Wigs and Other Enchantments:
A Movies Roundup
It's a grey and rainy day in Providence RI, here's another movie round-up culled from my html diary, taking care of July 2022 to present. I was doing these roundups yearly, then quarterly, this one is what, almost-three-quartersly? I have now decided to just do these "whenever". A rainy day read for the movie fan or small moments enjoyer.
- Dr Strange in the Multiverse of Madness (2022)
I watched this while doing a mindless task on my computer, thinking there'd be trippy visuals at least, and there were. Sam Raimi directed, so there was a little Bruce Campbell cameo and some nice zombie stuff. And I liked how Dr Strange is kind of a dick that no one really likes. I didn't have a bad time watching this movie but I would not recommend it to anyone. My feeling on all these superhero movies is that if you're having fun I'm not going to argue with you but if these are your favorite movies I'm going to take everything you say with a pinch of salt.
- Top Gun (1986)
I guess it's weird that I never saw this until now but there was never anything about this movie that called to me. No one ever said "you have to see this". It was good but like, yeah, not a lifechanging event. It was interesting seeing 1986's idea of attractive people-- I kept thinking about how everyone's teeth were a little messed up. And then it was weird how opaque the "enemy" was in this- like most of the movie they're at school so they're in practice sessions, but in the beginning and at the end there's like actual bad guys and we don't even get to know what country they're from. They're like bad guys in a video game. Huge soundtrack on this, I think that's a big part of the appeal of this movie. Then there's this, from the wikipedia page, section "Influence":
"Film producer John Davis said that Top Gun was a recruiting video for the Navy, that people saw the movie and said, "Wow! I want to be a pilot." The Navy had recruitment booths in some theaters to attract enthusiastic patrons. After the film's release, the US Navy stated that the number of young men who joined wanting to be Naval Aviators went up by 500 percent."Kudos to Matthew Modine and Bryan Adams, both of whom were offered roles in this movie and refused to participate because it glorifies war.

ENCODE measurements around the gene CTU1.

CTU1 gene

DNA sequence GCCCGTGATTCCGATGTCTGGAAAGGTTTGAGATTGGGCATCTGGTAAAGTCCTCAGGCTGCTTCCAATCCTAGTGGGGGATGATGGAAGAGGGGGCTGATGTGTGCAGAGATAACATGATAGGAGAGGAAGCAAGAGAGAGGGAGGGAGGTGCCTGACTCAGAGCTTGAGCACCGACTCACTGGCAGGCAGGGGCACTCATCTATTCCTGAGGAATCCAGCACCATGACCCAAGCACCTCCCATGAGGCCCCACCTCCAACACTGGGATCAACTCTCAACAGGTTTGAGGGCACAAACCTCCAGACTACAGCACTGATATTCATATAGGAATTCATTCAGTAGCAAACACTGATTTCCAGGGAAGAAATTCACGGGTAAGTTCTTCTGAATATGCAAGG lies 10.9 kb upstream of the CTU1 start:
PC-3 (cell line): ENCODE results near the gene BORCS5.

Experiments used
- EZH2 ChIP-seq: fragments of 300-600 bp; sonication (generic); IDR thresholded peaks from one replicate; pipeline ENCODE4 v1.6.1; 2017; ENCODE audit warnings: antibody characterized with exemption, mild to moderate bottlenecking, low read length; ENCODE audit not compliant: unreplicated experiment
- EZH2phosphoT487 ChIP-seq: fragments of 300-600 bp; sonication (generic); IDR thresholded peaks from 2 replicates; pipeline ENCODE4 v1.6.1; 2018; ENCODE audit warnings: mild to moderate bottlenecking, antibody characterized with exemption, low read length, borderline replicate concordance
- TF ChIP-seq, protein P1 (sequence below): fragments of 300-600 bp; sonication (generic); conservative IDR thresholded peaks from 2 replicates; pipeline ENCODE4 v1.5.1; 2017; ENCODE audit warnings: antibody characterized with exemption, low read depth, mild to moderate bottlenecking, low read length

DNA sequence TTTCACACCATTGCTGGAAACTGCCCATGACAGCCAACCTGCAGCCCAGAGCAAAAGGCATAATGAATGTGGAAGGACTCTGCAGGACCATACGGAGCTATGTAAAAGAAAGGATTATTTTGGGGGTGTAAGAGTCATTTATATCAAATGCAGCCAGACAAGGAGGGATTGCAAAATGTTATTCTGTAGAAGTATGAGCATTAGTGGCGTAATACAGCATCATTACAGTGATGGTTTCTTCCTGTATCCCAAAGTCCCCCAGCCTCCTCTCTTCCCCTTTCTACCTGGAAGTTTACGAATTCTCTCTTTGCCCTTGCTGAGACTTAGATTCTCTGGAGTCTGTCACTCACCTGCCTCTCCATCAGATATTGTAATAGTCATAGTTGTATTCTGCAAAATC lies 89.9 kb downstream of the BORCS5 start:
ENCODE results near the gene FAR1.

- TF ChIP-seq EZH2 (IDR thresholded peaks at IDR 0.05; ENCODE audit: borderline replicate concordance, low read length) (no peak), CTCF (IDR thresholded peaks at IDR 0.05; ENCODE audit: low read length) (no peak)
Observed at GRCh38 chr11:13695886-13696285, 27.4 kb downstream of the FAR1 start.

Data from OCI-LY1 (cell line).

"The U.S. Department of Defense Office of Inspector General blamed sexist behavior depicted in Top Gun for making sexual assault more likely in the real-life military, contributing to the Tailhook scandal in 1991."
- Jurassic World Dominion (2022)
there are too many people in this movie! Some of the people were from the previous two movies, some were from the ones before that, and then there were some new guys where I truly couldn't tell if we were supposed to know who they were. It starts off with like a lonnnnnnng infodump of a reporter talking to a screen and immediately I thought "I'm not remembering this shit". It also has the modern movie problem where everyone quips constantly, which destroys the power of the quip. It's like every moment has been juiced and as a result there's no ebb and flow, no rhythm to the movie. You can't make a movie where every character is Jughead Jones! Also it's shot poorly. The first movie shows you the dinosaurs in this beautiful way that makes you appreciate their scale. This one just shows you a dinosaur on screen and then it cuts to a small subgroup of the large cast making their best "epic moment" faces. It's incredible that the first one was so good and all the other ones suck. It's like they had no idea what made the first one good, or more likely, they thought that the thing that made it special (digital dinos) was what made it good.
- The Mummy (2017)
This was supposed to be the launch vehicle for the "Dark Universe", the Universal Studios version of the MCU- a shared cinematic universe using their monster properties. Everyone was going to get a reboot-- Dracula, Frankenstein, Wolf Man, the Creature... but then this came out first and it got bad reviews and so that's that I guess. I didn't even think this was that bad?? The only thing I balked at was that it was about Tom Cruise getting possessed by Set, the Egyptian god of the dead, and at one point Russell Crowe's Jeckyll/Hyde character compares Set with Satan. 1., Set/Satan is an extreme reach. 2., all the shared universe mega-crossover events in the comics eventually battle Satan, but if you're just making the first in hopefully a series you absolutely can't bring it up as even a possibility. That's moving way way too fast-- you need to reserve some narrative space for your stupid-ass storyline to escalate into. Also no one in these movies ever really wrestles with the theological implications involved. Like OK, if you found out that the Egyptian god of the dead was demonstrably real, that should effect your worldview and your day-to-day activities tremendously, I mean after you deal with the immediate "this guy is right here and I'm fighting him" issues. Anyway, too bad about "Dark Universe", I was looking forward to Abbott & Costello Meet The Wolfman 2099.